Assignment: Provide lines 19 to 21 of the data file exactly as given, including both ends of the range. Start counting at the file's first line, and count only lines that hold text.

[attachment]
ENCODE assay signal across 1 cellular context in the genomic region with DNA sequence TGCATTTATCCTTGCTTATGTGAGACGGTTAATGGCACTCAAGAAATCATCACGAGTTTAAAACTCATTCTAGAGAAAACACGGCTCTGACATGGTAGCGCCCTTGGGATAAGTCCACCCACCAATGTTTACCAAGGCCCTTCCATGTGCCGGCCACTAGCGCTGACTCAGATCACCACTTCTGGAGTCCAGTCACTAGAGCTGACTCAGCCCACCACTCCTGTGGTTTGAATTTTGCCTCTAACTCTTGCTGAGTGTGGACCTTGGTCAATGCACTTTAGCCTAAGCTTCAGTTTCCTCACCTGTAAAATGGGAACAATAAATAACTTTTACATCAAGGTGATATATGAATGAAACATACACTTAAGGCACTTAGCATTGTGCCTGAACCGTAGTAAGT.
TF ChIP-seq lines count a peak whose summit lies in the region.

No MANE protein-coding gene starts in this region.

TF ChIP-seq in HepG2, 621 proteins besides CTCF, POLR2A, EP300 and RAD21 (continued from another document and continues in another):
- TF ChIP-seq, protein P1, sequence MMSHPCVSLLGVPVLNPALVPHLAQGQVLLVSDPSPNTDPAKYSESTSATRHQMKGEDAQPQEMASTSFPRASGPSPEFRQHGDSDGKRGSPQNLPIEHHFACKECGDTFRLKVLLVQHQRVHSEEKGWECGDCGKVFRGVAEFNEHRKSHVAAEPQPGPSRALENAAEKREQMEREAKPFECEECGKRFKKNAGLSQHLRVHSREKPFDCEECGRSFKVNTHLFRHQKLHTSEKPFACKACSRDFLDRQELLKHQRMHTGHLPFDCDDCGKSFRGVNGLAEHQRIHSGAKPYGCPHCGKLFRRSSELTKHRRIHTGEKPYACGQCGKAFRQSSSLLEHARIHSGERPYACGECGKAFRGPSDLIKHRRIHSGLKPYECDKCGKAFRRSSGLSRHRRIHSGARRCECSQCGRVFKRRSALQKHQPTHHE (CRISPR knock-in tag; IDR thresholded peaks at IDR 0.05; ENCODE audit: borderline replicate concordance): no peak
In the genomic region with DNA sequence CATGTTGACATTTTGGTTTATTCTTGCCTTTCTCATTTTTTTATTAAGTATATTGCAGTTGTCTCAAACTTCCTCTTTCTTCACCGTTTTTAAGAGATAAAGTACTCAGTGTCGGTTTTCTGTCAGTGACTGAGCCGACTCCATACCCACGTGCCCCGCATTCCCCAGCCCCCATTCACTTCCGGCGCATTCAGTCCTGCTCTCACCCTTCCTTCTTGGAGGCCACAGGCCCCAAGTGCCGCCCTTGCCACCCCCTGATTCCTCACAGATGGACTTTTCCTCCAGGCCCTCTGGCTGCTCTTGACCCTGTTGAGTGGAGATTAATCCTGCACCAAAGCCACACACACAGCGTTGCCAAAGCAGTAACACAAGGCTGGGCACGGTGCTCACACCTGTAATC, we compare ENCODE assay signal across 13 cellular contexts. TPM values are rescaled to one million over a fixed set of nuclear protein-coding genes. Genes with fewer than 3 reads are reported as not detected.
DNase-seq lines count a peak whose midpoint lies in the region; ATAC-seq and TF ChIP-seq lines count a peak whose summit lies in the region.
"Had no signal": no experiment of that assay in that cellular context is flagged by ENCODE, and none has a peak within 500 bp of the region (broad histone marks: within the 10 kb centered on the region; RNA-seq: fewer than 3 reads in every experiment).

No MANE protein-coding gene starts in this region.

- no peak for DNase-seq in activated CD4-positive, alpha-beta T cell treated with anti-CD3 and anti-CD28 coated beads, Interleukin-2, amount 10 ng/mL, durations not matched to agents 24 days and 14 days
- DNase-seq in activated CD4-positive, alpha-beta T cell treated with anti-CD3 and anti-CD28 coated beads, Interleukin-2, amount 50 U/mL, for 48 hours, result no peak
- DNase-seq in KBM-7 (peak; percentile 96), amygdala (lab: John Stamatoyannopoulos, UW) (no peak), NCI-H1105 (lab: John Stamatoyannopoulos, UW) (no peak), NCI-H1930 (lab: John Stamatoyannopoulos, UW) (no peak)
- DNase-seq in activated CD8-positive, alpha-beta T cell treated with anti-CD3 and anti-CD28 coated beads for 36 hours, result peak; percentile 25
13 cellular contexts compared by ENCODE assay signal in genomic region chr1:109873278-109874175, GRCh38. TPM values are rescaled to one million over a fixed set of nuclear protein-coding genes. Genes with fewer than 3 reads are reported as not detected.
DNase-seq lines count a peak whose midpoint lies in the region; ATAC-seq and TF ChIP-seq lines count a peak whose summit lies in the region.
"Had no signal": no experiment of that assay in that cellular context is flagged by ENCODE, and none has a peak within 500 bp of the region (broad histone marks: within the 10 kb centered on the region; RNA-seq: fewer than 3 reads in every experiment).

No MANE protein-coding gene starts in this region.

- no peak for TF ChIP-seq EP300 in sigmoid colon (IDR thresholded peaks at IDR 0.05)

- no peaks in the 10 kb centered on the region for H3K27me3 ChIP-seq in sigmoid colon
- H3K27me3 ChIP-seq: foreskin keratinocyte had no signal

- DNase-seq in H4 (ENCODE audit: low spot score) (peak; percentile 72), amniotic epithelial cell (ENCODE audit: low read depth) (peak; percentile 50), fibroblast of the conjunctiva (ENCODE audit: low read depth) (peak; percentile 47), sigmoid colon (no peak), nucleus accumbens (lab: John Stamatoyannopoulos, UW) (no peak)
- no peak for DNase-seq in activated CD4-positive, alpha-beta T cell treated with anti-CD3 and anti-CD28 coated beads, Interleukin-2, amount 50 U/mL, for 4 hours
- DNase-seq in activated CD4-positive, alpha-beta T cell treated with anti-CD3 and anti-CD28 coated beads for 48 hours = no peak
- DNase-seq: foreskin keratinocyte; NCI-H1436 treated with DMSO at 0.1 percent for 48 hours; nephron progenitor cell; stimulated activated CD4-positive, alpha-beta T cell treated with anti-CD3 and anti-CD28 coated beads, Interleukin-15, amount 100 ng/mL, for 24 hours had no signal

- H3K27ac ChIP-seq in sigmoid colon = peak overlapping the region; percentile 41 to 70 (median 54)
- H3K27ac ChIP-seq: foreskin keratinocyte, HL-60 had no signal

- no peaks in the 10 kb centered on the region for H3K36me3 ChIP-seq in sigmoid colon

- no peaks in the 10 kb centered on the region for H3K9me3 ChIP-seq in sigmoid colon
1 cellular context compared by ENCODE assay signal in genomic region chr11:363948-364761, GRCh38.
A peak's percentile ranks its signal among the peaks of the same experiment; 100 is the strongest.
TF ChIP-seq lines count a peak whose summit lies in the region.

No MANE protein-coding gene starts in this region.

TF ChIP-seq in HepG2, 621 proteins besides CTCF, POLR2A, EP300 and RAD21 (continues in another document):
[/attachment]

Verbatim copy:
- no peaks in the 10 kb centered on the region for H3K27me3 ChIP-seq in sigmoid colon
- H3K27me3 ChIP-seq: foreskin keratinocyte had no signal

- DNase-seq in H4 (ENCODE audit: low spot score) (peak; percentile 72), amniotic epithelial cell (ENCODE audit: low read depth) (peak; percentile 50), fibroblast of the conjunctiva (ENCODE audit: low read depth) (peak; percentile 47), sigmoid colon (no peak), nucleus accumbens (lab: John Stamatoyannopoulos, UW) (no peak)